Here are some unexpected developments: In Mississippi, Republicans have decided to excise the Confederate flag; in California, Democrats have decided to legalize racial discrimination.
Who had that on their 2020 bingo card?
From the end of Reconstruction to the early 21st century, Mississippi Democrats had 136 years of legislative control to get around to that Confederate flag issue, but they left doing so to the Republicans who took control of both houses of the state legislature in 2012. Peculiar that an absolute moral necessity such as that escaped Mississippi Democrats for so long — not in the era of Theodore Bilbo but in the era of Barack Obama.
The explanation for that paradox is the calculating politics of racial clientelism, which Mississippi Democrats can see in action on the other side of the country as it is implemented by their fellow partisans in California. In 1996, California voters by a substantial margin enacted a constitutional amendment reading: “The state shall not discriminate against, or grant preferential treatment to, any individual or group, on the basis of race, sex, color, ethnicity or national origin in the operation of public employment, public education, or public contracting.” The Democrat-run state legislature has just voted to repeal that amendment.
California had a long struggle with race-based admissions practices in its public universities, most famously with the Bakke case, in which the Supreme Court upheld race-based policies. The 1996 amendment was an attempt to sort that out in the most straightforward fashion, by insisting that the state take no notice of race at all in its policies. That was, for some generations, the great aspiration of most good-hearted Americans, who took it to be the dream of the Reverend Martin Luther King Jr.’s famous speech.
But the Democratic Party, whether in California or in Mississippi, is not interested in high-minded liberal principle. It is interested in spoils and patronage. And in an education-driven society such as ours, there are few more attractive forms of patronage than controlling admissions to universities, handing them out on a constituency-by-constituency basis the way old-fashioned ward-heelers still hand out turkeys at Thanksgiving.
Predictably, the 1996 amendment’s largely conservative supporters were smeared as covert racists looking to keep California’s universities white. That is one of the unlovely quirks of racial politics: The people who want to encode racial preferences into law and practice are the ones who insist they are anti-racists, and the people who want to encode racial neutrality into law and practice are taken as the latest incarnation of the Ku Klux Klan.
But reality is a little more complicated: California’s universities weren’t overwhelmingly white in 1996 — white students composed less than 40 percent of the students, more than a third of whom were Asian Americans. Black students were 3.7 percent of the student body in 1996, exactly the same as they were in 2010. The number of Asian-American students climbed slightly after the amendment, and the number of white students declined significantly, to 27 percent. The big change was the share of Latino students, rising from 13 percent to 20 percent. Under California’s officially colorblind policy, the share of black students has remained unchanged (even as the black population of California declines) and the number of Asian-American and Latino students has grown. The white share of students has declined along with the white share of the population. It is difficult to see anything outrageous in any of that.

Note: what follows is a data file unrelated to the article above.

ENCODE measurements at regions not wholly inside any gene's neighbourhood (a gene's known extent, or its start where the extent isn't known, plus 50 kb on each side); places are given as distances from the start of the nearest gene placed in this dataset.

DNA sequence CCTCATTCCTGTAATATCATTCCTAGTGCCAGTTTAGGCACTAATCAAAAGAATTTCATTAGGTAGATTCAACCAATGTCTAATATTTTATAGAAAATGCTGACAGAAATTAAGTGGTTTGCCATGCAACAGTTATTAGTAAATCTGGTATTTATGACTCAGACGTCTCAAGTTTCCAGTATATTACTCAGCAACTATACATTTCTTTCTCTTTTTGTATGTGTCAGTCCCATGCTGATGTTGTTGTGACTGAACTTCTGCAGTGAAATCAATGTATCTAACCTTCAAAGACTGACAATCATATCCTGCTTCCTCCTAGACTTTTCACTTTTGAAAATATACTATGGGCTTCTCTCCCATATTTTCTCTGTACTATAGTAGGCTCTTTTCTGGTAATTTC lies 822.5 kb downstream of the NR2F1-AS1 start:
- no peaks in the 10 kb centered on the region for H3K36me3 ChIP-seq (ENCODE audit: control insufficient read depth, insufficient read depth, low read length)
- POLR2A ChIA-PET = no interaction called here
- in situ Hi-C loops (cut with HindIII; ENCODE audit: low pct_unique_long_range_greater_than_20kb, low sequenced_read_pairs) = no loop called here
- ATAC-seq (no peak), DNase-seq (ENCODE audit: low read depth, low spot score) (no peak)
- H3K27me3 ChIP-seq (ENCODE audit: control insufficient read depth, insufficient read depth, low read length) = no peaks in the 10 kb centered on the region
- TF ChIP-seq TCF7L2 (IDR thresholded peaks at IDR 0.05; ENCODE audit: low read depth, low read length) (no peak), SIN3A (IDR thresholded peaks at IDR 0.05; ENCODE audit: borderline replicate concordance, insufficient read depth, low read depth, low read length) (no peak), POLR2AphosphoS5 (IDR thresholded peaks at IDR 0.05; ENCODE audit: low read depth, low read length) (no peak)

California Democrats such as Assemblyman Todd Gloria insist that eliminating rules against racial discrimination are necessary to “advance true racial and gender equity in this state.” That is, of course, nonsense. It is, in fact, self-refuting nonsense — the fact that the ethnic makeup of California’s state universities does not reflect the ethnic makeup of the state is not an indictment of colorblind university policies but an indictment of the state’s K–12 education system and other institutions. Racial preferences do not create equality — they camouflage inequality.
California’s highly regarded state schools are extremely selective: Berkeley, for example, accepts fewer than 15 percent of applicants, putting its selectivity somewhere between Swarthmore’s and Cornell’s — pretty rarefied territory. On the other hand, California has some of the worst-performing public schools in the country, with fewer than 30 percent of eighth-graders achieving proficiency in math or reading as measured by the National Assessment of Educational Progress. California’s problem isn’t who is going to Berkeley’s law school — it is who isn’t finishing high school, or who is finishing high school with a woeful lack of preparation for either work or higher education.
But addressing California’s actual educational problems would not pay any dividends to Democrats in Sacramento, who are utterly dominated by the state’s unionized public-sector workers, teachers prominent among them. Giving politicians more influence over who gets into college, on the other hand, is all gravy.
The events of the past several months are a reminder (albeit a destructive reminder in some cases) that the United States — its government and its people — have very often failed to live up to the best of our creed. The most effective advocates for civil rights, from Frederick Douglass to King, have always understood that the shortcoming was not in American principles but in our failure to live up to them. One of those principles is that all men are equal under the law and in relation to the state. That principle may have gone out of fashion in some circles, but it is still a good one, and worth defending in California and everywhere else.